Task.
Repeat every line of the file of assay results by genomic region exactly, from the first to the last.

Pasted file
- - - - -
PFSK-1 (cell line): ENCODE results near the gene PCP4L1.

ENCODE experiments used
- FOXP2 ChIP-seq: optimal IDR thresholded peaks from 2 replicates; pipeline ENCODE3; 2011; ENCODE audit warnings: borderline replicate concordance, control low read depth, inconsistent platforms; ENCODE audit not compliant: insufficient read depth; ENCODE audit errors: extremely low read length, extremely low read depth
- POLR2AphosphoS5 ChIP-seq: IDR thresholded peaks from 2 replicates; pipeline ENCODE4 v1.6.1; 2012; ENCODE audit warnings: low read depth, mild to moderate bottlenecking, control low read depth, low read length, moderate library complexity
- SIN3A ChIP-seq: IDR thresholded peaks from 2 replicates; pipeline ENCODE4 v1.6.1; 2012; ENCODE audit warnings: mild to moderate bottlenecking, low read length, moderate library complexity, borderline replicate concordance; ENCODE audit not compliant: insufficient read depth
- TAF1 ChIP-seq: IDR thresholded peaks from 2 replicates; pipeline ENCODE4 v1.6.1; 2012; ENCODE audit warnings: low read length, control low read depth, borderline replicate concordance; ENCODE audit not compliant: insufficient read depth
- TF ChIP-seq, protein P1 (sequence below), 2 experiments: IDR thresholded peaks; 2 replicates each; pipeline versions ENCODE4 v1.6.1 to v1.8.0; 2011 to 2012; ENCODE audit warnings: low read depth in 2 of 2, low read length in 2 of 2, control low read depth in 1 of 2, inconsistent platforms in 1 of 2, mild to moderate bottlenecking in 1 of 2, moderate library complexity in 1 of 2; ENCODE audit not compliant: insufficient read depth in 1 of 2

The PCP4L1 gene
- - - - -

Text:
PFSK-1 (cell line): ENCODE results near the gene PCP4L1.

ENCODE experiments used
- FOXP2 ChIP-seq: optimal IDR thresholded peaks from 2 replicates; pipeline ENCODE3; 2011; ENCODE audit warnings: borderline replicate concordance, control low read depth, inconsistent platforms; ENCODE audit not compliant: insufficient read depth; ENCODE audit errors: extremely low read length, extremely low read depth
- POLR2AphosphoS5 ChIP-seq: IDR thresholded peaks from 2 replicates; pipeline ENCODE4 v1.6.1; 2012; ENCODE audit warnings: low read depth, mild to moderate bottlenecking, control low read depth, low read length, moderate library complexity
- SIN3A ChIP-seq: IDR thresholded peaks from 2 replicates; pipeline ENCODE4 v1.6.1; 2012; ENCODE audit warnings: mild to moderate bottlenecking, low read length, moderate library complexity, borderline replicate concordance; ENCODE audit not compliant: insufficient read depth
- TAF1 ChIP-seq: IDR thresholded peaks from 2 replicates; pipeline ENCODE4 v1.6.1; 2012; ENCODE audit warnings: low read length, control low read depth, borderline replicate concordance; ENCODE audit not compliant: insufficient read depth
- TF ChIP-seq, protein P1 (sequence below), 2 experiments: IDR thresholded peaks; 2 replicates each; pipeline versions ENCODE4 v1.6.1 to v1.8.0; 2011 to 2012; ENCODE audit warnings: low read depth in 2 of 2, low read length in 2 of 2, control low read depth in 1 of 2, inconsistent platforms in 1 of 2, mild to moderate bottlenecking in 1 of 2, moderate library complexity in 1 of 2; ENCODE audit not compliant: insufficient read depth in 1 of 2

The PCP4L1 gene